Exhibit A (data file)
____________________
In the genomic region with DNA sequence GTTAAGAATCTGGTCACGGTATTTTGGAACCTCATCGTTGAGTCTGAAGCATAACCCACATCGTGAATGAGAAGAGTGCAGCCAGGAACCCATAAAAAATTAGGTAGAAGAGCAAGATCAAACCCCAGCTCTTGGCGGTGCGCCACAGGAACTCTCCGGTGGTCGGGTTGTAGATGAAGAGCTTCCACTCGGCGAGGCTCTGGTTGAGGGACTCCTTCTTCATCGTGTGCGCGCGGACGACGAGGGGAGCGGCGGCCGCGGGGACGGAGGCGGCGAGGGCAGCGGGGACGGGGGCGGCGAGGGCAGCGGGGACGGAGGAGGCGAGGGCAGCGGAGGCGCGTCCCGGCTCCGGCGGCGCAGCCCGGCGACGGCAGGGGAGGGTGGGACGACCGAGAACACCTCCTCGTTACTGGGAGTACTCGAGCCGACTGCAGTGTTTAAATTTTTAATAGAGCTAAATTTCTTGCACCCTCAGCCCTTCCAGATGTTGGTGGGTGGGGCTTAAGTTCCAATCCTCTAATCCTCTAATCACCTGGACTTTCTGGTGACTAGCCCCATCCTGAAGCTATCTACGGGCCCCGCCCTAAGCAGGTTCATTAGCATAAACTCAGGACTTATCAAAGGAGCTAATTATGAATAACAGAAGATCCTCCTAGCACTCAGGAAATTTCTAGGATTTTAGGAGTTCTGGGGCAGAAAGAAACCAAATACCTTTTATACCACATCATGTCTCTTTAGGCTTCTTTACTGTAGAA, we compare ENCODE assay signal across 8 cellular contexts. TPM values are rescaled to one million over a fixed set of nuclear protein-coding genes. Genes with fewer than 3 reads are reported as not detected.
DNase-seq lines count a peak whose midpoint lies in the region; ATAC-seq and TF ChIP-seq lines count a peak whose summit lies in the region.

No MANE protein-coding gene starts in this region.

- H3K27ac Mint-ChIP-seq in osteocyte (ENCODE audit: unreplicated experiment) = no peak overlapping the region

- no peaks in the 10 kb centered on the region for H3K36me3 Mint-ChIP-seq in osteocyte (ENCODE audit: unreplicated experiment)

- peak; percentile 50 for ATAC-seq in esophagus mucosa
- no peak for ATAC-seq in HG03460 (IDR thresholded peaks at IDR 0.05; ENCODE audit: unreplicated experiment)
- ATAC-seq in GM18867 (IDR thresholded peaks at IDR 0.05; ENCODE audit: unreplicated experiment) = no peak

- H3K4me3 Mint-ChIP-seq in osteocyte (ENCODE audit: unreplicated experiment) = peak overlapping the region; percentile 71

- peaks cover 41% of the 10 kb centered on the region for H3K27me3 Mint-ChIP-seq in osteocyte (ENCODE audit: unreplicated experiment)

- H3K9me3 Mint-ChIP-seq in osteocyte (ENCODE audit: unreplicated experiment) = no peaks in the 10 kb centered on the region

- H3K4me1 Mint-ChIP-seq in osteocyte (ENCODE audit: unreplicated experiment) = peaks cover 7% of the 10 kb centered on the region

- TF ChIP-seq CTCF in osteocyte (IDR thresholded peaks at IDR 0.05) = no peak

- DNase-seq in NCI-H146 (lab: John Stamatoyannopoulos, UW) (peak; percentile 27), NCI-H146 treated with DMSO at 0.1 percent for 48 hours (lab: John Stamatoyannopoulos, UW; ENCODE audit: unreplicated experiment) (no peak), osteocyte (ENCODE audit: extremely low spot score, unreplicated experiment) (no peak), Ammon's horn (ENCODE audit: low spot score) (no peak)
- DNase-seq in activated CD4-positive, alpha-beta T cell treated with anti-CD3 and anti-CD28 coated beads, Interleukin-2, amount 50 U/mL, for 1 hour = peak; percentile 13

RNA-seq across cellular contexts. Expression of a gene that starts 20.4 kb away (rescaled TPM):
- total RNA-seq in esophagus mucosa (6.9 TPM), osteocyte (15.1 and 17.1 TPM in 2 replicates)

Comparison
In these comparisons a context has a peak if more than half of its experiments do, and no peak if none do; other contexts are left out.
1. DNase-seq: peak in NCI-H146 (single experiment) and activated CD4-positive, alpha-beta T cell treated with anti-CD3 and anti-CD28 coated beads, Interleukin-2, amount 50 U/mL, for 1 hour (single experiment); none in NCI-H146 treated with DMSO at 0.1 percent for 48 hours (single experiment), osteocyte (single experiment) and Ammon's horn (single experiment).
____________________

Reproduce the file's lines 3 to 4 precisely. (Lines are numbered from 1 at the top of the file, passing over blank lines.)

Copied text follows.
No MANE protein-coding gene starts in this region.

- H3K27ac Mint-ChIP-seq in osteocyte (ENCODE audit: unreplicated experiment) = no peak overlapping the region